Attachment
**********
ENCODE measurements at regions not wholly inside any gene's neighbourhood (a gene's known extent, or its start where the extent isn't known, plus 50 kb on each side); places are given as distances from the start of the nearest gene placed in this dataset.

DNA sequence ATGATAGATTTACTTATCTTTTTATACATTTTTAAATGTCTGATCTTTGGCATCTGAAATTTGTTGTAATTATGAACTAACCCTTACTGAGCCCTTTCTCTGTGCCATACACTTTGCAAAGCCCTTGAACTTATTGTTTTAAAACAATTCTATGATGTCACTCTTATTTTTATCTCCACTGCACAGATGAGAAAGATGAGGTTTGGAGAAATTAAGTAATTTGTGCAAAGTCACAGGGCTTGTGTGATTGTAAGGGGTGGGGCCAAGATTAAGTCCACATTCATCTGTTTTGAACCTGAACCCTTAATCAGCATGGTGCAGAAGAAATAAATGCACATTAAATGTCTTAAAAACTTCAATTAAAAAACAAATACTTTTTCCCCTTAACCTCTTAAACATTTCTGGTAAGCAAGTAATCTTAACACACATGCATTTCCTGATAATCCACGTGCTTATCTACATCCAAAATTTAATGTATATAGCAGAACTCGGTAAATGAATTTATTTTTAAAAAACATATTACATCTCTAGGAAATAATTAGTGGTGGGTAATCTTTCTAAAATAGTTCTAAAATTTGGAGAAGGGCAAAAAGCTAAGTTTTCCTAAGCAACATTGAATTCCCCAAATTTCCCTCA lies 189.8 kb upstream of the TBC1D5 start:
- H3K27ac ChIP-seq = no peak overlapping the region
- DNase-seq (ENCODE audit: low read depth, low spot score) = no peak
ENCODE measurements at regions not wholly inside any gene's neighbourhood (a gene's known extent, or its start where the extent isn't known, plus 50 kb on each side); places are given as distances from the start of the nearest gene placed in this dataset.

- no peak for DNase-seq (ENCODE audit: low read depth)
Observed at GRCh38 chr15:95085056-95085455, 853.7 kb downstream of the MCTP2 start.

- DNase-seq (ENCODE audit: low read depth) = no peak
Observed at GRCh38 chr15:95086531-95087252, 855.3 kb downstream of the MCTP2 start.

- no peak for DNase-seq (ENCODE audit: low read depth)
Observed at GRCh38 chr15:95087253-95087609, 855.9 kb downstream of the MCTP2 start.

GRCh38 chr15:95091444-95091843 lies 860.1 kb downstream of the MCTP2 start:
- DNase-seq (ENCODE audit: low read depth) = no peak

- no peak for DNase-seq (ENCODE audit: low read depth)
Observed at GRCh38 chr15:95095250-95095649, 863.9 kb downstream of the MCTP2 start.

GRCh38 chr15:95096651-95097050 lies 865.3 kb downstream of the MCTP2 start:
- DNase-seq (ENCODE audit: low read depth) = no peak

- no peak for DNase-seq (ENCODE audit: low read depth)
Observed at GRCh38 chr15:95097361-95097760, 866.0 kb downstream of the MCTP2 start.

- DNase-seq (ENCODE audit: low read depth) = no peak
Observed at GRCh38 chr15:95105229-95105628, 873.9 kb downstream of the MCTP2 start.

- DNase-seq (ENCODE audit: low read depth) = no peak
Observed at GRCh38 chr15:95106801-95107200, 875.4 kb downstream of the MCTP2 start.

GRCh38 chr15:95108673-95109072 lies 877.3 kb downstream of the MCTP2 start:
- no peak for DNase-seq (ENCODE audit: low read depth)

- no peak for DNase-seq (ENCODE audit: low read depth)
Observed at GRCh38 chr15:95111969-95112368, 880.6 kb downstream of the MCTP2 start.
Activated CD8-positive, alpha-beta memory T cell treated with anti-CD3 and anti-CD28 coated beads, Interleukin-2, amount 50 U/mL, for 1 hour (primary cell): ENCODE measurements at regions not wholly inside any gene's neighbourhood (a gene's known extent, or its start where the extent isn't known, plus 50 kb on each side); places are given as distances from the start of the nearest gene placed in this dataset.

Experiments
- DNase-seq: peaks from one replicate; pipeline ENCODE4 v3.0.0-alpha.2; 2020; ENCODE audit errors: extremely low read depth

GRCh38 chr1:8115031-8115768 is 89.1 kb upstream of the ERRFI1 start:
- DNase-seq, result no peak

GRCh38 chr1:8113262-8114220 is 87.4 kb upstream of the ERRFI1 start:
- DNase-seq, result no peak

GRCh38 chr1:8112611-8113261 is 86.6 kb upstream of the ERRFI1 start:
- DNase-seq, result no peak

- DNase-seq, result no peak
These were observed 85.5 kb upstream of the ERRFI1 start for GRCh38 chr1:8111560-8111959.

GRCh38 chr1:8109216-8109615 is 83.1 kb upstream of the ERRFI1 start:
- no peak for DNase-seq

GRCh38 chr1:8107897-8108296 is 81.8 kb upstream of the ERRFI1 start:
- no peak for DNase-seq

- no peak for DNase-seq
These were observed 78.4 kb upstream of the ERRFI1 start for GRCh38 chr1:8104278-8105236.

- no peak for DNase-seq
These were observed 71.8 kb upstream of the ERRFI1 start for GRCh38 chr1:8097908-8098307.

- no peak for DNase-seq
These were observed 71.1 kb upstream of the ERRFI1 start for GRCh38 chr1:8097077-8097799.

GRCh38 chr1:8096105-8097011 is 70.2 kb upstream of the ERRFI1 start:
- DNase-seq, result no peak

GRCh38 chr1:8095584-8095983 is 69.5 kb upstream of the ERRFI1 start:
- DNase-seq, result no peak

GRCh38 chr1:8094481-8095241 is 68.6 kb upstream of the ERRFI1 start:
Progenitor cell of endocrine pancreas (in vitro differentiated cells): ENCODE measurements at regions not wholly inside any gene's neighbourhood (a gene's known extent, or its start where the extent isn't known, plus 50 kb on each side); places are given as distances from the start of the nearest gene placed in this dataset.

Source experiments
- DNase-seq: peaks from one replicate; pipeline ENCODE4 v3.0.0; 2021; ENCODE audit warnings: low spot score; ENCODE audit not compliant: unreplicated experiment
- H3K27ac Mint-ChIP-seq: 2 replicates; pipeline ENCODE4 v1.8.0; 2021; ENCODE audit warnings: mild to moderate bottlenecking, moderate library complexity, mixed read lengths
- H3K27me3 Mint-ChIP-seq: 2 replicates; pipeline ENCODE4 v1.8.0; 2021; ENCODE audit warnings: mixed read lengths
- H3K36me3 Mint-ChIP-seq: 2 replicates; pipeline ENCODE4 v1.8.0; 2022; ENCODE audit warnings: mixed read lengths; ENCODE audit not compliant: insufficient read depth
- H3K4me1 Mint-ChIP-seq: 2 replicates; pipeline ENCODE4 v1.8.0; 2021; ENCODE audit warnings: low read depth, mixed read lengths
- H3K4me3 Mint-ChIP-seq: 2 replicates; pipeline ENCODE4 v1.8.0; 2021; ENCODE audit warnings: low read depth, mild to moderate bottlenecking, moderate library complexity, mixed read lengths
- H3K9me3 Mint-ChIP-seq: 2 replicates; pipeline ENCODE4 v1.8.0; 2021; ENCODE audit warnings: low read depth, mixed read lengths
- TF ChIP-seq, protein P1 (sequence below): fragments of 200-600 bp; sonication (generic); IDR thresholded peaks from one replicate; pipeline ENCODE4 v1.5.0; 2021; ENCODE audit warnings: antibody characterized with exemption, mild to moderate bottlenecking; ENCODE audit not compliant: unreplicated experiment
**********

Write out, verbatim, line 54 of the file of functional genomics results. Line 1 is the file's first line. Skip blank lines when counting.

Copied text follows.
Progenitor cell of endocrine pancreas (in vitro differentiated cells): ENCODE measurements at regions not wholly inside any gene's neighbourhood (a gene's known extent, or its start where the extent isn't known, plus 50 kb on each side); places are given as distances from the start of the nearest gene placed in this dataset.